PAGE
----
The Taster: On Bitterness
As a taster, it’s important to know that compared with sour or salty, bitterness is slow to affect our palates. The first two are very simple chemical phenomena and require only the simplest of cellular mechanisms to fire off their signals to the brain. Bitterness, like sweetness and umami, requires an intermediate molecule, something called a G-coupled protein. It takes a little longer to do its thing, and this time dimension of tasting is something that you always need to pay attention to.
If you taste a moderately bitter beer of, say, 40 IBUs against the same beer spiked with perhaps triple that, the first 10 seconds will feel exactly the same. It takes a while for the bitterness to grow on your tongue, and it will build and build for nearly a minute. You almost have to watch the clock as you try this and force yourself to pay attention for far longer than you are probably accustomed. I recently sat in a room full of people as we blindly tasted two otherwise identical beers of 40 and 130 IBUs without an upfront explanation and watched close to half the room fail to tell them apart. It’s harder than you think.
That bitterness provides a bit of roller-coaster experience as it clack-clack-clacks its way up to the maximum, then lingers a moment and begins the long glide down. All that time, other beer flavors are weaving in and out: acidity up front, then sweetness and any astringency weaving together with the bitterness, pleasantly or otherwise. You have probably noticed that bitterness really blasts your palate, so after a massively hoppy beer or two, it may take a while for your palate to recover.
It’s also important to separate hop aromas from the pure bitterness on your tongue. Although they are caused by entirely different chemicals and distinct systems of sensory cells, aroma and taste do not live in entirely separate silos in our brains, so it takes some effort to pull them apart. In another torture test, judges were blindly given similarly bittered beers spiked with different levels of hop aroma oils, and most of us mistook the enhanced aroma for added bitterness.
Even trained tasters have some difficulty identifying a specific level of bitterness. Our accuracy in this task may be no better than about 20 percent, so a 40 IBU and 50 IBU taste pretty much the same. In addition, many of the IBU levels printed on beer labels are based on a brewery’s calculations rather than an actual analysis, and those may be off by an equally wide margin. The other thing to keep in mind is that the bitterness is always in context with the rest of a beer, so if you compare two equally hopped beers, the one with a lot of maltiness may seem a good deal less bitter that the one without. Brewers know this when seeking balance in their recipes. We tasters should be aware of this as well and be wary of relying on numbers to tell us how we should feel about any given beer.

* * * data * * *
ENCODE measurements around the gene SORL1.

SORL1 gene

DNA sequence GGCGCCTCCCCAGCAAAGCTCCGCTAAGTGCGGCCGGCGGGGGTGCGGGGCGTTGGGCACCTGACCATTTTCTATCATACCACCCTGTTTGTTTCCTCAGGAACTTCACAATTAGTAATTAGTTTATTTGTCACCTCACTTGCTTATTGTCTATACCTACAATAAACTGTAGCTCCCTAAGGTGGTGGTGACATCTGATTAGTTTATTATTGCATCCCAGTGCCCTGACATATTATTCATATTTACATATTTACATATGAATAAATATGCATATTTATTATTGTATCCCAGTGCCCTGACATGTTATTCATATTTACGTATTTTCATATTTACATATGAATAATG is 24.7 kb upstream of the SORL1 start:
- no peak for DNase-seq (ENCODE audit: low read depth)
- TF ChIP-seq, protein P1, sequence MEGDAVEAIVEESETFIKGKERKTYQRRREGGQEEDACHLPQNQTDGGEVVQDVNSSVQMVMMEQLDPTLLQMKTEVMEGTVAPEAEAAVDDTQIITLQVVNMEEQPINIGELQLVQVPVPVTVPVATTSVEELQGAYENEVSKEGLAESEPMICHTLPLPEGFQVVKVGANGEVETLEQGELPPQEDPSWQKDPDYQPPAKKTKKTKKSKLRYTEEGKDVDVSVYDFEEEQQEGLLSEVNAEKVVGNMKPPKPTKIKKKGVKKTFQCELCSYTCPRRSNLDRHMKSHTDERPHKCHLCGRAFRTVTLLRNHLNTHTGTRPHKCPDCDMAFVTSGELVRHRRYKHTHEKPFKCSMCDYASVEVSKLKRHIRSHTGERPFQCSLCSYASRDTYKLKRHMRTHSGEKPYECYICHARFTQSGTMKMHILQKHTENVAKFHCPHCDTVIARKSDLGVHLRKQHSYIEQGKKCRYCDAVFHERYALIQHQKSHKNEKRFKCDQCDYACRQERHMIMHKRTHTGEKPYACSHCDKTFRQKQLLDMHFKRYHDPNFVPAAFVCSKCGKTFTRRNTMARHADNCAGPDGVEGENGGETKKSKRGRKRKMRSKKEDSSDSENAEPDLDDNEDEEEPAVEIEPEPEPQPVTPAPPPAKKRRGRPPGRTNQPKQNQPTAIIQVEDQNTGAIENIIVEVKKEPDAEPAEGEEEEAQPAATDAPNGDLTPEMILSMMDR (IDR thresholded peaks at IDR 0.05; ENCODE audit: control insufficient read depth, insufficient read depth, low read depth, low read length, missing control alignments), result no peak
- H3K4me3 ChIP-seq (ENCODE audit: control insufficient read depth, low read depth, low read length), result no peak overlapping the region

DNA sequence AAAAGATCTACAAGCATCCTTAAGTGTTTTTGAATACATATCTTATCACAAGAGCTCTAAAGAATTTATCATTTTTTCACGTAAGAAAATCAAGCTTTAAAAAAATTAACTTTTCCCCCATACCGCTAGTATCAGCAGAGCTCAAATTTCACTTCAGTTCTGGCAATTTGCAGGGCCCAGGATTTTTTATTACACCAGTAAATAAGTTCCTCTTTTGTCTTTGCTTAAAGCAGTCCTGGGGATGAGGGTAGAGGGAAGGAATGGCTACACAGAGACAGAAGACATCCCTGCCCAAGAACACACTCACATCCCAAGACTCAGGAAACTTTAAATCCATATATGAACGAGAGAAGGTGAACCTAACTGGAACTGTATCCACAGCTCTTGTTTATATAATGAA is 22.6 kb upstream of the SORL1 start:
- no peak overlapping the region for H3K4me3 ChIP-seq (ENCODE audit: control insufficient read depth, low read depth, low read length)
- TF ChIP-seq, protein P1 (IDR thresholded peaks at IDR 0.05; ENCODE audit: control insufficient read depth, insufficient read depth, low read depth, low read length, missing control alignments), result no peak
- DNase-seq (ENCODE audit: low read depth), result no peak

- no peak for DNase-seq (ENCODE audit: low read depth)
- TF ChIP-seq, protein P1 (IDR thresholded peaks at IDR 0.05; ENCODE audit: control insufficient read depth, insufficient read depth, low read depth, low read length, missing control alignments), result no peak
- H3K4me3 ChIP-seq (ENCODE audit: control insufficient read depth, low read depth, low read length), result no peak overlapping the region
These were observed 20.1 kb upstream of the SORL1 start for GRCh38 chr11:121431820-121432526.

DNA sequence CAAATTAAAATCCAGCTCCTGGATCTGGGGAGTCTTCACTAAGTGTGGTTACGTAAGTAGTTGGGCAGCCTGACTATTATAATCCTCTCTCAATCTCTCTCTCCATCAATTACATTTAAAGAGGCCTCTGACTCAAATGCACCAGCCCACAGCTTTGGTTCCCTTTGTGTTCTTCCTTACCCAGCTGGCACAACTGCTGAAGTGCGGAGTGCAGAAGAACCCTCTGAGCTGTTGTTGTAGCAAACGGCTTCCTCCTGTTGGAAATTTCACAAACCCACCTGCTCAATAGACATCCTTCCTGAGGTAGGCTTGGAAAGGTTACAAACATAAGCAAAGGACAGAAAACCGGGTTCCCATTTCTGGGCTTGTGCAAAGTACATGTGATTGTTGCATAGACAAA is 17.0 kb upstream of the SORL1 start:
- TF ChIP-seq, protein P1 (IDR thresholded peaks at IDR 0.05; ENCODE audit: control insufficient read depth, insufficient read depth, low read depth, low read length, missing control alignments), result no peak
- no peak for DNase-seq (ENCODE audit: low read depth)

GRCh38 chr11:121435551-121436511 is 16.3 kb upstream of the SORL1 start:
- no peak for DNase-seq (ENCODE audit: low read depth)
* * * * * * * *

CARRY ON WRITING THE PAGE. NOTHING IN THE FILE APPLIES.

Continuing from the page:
Bitterness in beer comes from five hop chemicals known as alpha acids, which are extracted and chemically transformed, or isomerized, by the heat of boiling. All hops produce a similar bitter sensation, albeit in varying degrees. However, those with a higher proportion of one alpha acid, cohumulone, are reputed to have a coarser bitterness, although this is hotly debated. When offered to the market, the bittering power of hops is stated in an analysis that is a simple percentage of alpha acids, with values ranging from about 2 percent to 20 percent.
In theory, hops used purely for bittering should all taste about the same after their unique oil profiles are blown away by the hour of vigorous boiling typical of a brew. Brewers have a hunch that’s not the case and typically choose bittering hops that complement the character of their aroma hops. However, I recently specified 80 IBUs of Cluster hops, an old American heritage variety infamous for coarse flavors, and the beer turned out quite delicious once some fine aroma hops were added late in the boil. So the theory may be true, or not.
As we creative brewers engage in a bitterness arms race, we are starting to run up against real limits. The solubility of hops decreases as the concentration increases, making it difficult to reach super-high levels, especially with the high price of hops these days. Common wisdom in the industry once held that 100 IBUs was pretty much the max, but some recent beer analyses have come in well beyond that. However, there is some debate about the linearity of the common assays used and what they are actually detecting way up at the high end of the scale. We can safely say that there will never be a 1,000 IBU beer, although I know people who are probably trying. It’s also an open question about what the upper level for our taste buds might be. Above a certain level, more hop bitterness simply might not be tasteable.
Whether you’re a raging hophead or one who prefers a more balanced approach, bitterness is a valued flavor component that contributes to beer’s unique charms. Bitterness quenches thirst, brings balance, tames rich foods and just flat-out tastes great in beer. As you raise that next glass of IPA, you might whisper a quiet toast: Here’s to the power of subverting our inner fears to more pleasurable ends.
This column appears in the July 2014 issue of All About Beer Magazine. Click here for a free trial of our next issue.
Randy Mosher is author of Tasting Beer and two other books, with two more to be published in 2014. He is a senior instructor at the Siebel Institute, a full-service creative consultant to the craft brewing world and a partner in 5 Rabbit Cervecería, a Latin-infused brewery in the Chicago area.